Beard v. Johnson & Johnson, Inc.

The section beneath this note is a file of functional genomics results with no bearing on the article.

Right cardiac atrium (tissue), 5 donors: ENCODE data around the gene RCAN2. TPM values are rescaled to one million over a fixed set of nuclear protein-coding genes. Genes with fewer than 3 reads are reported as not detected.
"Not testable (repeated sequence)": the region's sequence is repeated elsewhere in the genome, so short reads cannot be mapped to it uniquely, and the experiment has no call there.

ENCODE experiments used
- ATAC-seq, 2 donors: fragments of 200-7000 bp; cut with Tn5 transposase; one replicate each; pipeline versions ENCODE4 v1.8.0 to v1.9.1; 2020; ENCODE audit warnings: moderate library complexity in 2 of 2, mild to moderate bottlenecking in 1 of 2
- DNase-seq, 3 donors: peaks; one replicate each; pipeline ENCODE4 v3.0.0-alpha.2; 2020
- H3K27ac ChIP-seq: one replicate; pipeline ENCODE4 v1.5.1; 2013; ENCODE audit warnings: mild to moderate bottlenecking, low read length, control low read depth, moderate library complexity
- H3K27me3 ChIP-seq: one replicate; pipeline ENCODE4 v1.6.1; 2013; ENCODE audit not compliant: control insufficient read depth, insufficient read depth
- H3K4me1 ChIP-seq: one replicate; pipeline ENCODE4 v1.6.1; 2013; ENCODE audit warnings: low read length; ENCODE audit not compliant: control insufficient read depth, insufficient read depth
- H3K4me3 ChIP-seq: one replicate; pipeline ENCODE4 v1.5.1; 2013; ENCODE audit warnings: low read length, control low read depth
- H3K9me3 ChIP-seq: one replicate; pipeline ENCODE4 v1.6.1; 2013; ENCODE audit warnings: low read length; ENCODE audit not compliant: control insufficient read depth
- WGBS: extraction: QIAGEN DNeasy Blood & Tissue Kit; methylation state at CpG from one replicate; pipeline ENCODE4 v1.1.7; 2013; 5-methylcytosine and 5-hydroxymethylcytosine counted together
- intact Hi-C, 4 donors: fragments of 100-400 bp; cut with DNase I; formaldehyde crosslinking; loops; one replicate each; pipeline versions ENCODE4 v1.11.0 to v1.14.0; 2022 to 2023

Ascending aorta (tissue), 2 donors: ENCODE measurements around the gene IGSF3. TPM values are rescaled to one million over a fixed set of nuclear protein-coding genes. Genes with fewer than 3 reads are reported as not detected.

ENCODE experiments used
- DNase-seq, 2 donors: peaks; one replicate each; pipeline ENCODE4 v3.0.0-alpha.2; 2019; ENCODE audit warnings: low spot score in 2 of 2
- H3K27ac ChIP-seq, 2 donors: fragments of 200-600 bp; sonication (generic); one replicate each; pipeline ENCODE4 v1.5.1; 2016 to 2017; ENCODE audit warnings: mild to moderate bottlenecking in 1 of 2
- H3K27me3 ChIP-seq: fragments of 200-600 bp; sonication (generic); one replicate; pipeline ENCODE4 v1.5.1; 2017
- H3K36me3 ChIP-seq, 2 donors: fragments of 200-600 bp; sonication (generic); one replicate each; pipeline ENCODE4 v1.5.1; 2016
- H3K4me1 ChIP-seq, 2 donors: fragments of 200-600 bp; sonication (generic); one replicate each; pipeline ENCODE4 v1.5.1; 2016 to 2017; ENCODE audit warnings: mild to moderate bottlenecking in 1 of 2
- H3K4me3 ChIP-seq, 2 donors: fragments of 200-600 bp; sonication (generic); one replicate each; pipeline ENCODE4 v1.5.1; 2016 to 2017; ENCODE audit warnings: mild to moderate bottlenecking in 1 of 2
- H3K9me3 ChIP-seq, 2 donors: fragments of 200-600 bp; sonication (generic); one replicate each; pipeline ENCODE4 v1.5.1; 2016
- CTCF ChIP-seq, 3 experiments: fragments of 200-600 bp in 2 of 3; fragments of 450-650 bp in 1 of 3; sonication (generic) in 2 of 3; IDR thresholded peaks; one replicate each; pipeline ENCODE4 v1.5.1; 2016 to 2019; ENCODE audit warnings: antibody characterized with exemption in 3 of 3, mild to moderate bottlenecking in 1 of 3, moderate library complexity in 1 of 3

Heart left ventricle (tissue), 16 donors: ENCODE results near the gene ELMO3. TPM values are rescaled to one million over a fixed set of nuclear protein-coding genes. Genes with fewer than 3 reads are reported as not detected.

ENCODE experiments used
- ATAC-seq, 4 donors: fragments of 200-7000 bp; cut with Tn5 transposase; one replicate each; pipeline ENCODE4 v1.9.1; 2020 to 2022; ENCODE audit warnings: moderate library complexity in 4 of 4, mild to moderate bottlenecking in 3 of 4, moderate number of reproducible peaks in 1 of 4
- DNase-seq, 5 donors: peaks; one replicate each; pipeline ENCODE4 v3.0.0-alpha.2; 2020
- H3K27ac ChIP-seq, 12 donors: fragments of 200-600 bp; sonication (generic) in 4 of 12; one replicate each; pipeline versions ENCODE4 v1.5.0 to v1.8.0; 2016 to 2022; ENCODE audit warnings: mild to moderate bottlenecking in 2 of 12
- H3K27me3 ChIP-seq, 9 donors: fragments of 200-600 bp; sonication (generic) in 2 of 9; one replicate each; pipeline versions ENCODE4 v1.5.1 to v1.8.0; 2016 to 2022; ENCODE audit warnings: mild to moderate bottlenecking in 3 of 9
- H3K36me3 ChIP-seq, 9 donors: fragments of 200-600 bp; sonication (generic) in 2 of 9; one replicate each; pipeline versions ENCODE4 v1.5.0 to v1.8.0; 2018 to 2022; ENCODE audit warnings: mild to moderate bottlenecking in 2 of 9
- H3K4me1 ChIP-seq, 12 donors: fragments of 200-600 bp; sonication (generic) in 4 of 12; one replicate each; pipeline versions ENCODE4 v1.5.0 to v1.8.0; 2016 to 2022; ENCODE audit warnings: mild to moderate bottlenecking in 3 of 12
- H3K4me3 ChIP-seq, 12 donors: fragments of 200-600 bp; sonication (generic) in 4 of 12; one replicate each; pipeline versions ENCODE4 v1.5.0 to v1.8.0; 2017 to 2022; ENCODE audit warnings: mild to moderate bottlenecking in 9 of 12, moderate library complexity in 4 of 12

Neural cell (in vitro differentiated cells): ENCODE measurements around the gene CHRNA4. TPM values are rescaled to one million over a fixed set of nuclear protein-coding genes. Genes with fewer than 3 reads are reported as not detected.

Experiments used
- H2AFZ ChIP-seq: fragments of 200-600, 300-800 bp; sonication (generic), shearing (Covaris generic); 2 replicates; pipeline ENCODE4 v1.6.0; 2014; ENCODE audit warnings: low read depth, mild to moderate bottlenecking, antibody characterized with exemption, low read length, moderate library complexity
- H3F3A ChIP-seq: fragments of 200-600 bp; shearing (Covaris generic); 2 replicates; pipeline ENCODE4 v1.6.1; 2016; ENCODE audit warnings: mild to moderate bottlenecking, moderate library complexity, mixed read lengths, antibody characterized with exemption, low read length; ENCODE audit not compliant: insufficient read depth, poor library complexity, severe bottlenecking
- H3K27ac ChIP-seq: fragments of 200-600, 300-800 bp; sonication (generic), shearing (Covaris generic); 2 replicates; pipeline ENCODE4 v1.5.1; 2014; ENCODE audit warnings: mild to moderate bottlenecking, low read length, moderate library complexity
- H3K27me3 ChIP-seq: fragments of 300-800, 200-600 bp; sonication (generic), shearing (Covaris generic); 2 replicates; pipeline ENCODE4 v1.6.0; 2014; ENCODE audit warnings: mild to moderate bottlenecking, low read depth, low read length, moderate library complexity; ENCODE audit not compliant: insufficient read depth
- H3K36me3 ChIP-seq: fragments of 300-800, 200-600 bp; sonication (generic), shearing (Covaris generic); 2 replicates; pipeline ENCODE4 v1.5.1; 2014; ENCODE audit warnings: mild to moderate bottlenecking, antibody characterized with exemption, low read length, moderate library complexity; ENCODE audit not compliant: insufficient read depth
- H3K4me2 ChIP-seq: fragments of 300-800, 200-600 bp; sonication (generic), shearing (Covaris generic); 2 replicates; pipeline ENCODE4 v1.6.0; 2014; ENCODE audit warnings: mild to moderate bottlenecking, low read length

This appeal arose out of a medical-device product liability action in which a strict liability, design-defect theory was asserted. Given that the surgical instrument at issue was said to have multiple applications, the Supreme Court was asked to determine whether the trial court's threshold risk-utility analysis should have been limited to the particular one alleged to have caused the decedent harm. Additionally, the appeal was allowed to consider the degree to which an appellate court is bound by such weight and credibility determinations as may be made by a trial court in a risk-utility assessment. The decedent Sandra Selepec, underwent gastric bypass surgery in August 2002. The surgeon used a product manufactured by Appellee Ethicon Endo-Surgery, Inc. known as an ETS-Flex45 Articulating Endoscopic Linear Cutter, or an "endocutter." Appellee also marketed its product as being useful in more traditional surgery, in which larger incisions are made to expose organs to open view and accessibility. Mrs. Selepec's surgery was of this latter kind. During recovery, Mrs. Selepec experienced complications, and surgeons reentered her abdomen to discover that two of the bypass staples failed. On the merits, Appellee argued that courts applying the risk-utility analysis have always considered the risks, benefits, and design constraints associated with all intended uses of a product; to artificially limit the risk utility analysis to the particular use to which a plaintiff put a product in a particular case would be to ignore the inherent, essential characteristics that informed the design; and to hold multi-use products to the same standard as single-use products would be tantamount to requiring the sale of multiple single-use products, which would be inefficient and impractical, if not impossible. Upon review, the Supreme Court held that trial courts are not restricted to considering a single use of a multiuse product in design defect, threshold, risk-utility balancing. The Court also declined to disturb the Superior Court's legal determination as to the appropriate risk-utility calculus. View "Beard v. Johnson & Johnson, Inc." on Justia Law